How to Use Hot Pepper Spray for Plants in Your Garden

The rabbits love your garden as much as you do! This hot pepper spray for plants is a safe, cheap and effective way to keep pests out.

Use a spritz of hot pepper spray every day to keep the rabbits away. Yep, if you’re looking for the solution to rabbits nibbling at your green leaves and growing strawberries, it’s time to turn up the heat.

Hot pepper spray for plants acts as a safer, more sustainable and natural alternative to traditional pesticides—and it doesn’t hurt that it’s cheap to make. It only requires pantry ingredients, is safe for the environment and will make sure your garden flourishes.

How Hot Pepper Spray for Plants Works

Hot peppers include a compound called capsaicin, which is responsible for the burning feeling when you eat spicy foods. The hot pepper spray leaves behind a hot layer, so when rabbits come to peruse your beloved garden, they’ll find the spicy, capsaicin-coated leaves unappealing and leave your plants alone.

The spray will deter critters like rabbits, deer and squirrels (and even bears and larger pests), without harming pollinators, like bees or butterflies. Plus, hot pepper spray can kill off the bugs you don’t want hanging around your plants, like spider mites and cabbage worms!

Here are some other tips on getting rid of the worst garden insects.

How to Make Hot Pepper Spray

Making hot pepper spray for plants requires two common ingredients (one of which is water). You can also add garlic if you like—it will provide an additional antibacterial and pest-deterring oomph. You can even grow your own hot peppers for this DIY hack.

Ingredients

  • 1 gallon water
  • Fresh or dried hot peppers (the best is cayenne; jalapeno and serrano are other popular options), equivalent to 10 cayenne peppers, chopped finely. If you don’t have hot peppers, use 3 to 5 tablespoons of hot pepper flakes or 2 tablespoons of hot pepper powder
  • 6 cloves garlic, optional

Directions

  1. Simmer your hot pepper and garlic (if using) for about 10 to 15 minutes—this will draw out the heat so your spray is more effective.
  2. Add in the water, stir and let simmer for 30 to 45 minutes. This will infuse the water with the spiciness of the peppers.
  3. Remove from heat. Leave the pot covered and let cool for at least 24 hours to increase potency. Strain through a colander or cloth into a spray bottle.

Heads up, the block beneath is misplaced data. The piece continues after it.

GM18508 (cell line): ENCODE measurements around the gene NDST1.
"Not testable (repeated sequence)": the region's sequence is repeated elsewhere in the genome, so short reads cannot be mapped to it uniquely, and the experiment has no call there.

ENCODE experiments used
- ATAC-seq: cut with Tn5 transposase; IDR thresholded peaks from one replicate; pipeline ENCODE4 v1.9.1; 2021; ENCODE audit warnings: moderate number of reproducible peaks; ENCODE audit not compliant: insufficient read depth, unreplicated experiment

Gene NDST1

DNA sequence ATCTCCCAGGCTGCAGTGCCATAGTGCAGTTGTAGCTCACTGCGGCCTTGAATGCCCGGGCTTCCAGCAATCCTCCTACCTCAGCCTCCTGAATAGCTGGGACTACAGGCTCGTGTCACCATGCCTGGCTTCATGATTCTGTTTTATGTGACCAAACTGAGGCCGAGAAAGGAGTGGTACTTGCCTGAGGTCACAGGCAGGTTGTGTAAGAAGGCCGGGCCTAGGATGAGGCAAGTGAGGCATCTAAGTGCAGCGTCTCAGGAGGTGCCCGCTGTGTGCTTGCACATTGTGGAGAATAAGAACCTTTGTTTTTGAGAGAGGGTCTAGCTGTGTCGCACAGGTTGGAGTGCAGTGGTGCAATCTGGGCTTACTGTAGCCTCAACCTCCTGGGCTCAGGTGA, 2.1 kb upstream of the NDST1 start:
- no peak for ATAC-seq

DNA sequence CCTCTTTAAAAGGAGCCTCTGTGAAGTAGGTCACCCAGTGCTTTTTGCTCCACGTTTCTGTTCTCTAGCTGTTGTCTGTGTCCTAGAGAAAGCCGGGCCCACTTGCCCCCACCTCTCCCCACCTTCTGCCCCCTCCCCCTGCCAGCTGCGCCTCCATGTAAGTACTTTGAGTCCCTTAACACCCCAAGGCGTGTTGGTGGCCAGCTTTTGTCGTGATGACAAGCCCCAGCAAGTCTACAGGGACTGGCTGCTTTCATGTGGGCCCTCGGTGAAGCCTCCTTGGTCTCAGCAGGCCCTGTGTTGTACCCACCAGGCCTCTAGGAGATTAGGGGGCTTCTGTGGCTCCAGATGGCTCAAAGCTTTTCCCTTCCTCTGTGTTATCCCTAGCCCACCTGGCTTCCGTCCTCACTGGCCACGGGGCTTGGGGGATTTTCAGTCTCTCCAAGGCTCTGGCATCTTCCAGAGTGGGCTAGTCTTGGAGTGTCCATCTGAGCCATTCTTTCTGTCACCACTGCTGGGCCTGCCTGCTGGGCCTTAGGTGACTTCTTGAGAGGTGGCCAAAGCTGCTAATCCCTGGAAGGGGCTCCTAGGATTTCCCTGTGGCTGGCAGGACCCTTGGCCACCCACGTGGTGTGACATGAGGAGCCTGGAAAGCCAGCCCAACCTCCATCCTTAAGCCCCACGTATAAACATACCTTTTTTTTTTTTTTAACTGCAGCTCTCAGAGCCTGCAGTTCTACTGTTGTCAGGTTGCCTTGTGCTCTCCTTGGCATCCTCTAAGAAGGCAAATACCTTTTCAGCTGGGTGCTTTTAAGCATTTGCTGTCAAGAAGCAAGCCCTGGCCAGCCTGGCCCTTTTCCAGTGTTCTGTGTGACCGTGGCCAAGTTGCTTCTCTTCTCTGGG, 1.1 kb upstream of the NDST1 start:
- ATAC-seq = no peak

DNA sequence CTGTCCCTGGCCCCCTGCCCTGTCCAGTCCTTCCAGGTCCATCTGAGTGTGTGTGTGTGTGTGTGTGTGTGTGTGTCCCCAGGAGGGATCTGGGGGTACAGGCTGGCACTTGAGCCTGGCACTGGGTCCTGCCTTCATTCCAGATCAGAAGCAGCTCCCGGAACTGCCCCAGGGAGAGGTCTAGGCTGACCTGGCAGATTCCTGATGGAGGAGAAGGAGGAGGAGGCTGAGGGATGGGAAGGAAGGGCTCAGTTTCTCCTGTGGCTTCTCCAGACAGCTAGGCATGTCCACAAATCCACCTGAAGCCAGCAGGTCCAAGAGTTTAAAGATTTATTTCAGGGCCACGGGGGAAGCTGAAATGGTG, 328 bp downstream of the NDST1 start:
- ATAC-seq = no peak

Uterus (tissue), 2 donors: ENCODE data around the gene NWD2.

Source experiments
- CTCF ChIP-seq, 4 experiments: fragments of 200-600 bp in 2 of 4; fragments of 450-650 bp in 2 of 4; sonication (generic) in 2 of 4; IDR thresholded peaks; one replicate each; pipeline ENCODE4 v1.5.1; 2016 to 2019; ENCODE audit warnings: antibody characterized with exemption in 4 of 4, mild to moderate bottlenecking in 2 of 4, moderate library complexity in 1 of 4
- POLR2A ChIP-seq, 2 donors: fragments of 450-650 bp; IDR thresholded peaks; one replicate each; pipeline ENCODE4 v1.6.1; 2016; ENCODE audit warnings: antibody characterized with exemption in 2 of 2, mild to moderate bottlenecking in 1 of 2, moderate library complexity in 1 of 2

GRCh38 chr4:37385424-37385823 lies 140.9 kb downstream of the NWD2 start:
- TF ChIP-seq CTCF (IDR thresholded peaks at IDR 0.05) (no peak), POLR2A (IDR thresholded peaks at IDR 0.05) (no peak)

4. To help the liquid stick to the plants, add a few drops of natural dish soap or olive oil. The spray will be most effective if used within 2 to 3 months.

How to Use Hot Pepper Spray

To use hot pepper spray for plants, fill a spray bottle with your solution and spritz leaves, veggies and fruit. You can also apply it to birdseed—it will keep squirrels away without bothering the birds.

If possible, try to spray in the early evening when foliage is drier. Pests may be more likely to snack at night, and this will keep them at bay. Avoid spraying early in the morning, when plants are damp with dew, or during the hottest part of the day. The combination of the hot pepper spray and sun could harm your plants.

Here are other ways to deal with common vegetable problems and pests.

To get the most bang for your peppers, reapply consistently, about every 3 to 4 days. And reapply whenever it rains or you water your plants—this will wash the spray off.

Just remember that this stuff works because it’s strong! Avoid getting it in your eyes or on your skin (don’t use it when it’s windy), and use rubber gloves and eye protection when mixing it together and spraying. And make sure to thoroughly rinse all produce that’s been sprayed before eating to avoid a surprise dose of heat.

Ready for some homegrown food? Here’s how to beginners can start their first veggie garden.

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Kim Bussing
Kim Bussing is a writer and editor living in Los Angeles. She has written for publications including Reader’s Digest, Modern Farmer, Clean Plates and Vice, among others, and she is working on her first novel. She is always on the hunt for the perfect gluten-free cinnamon roll.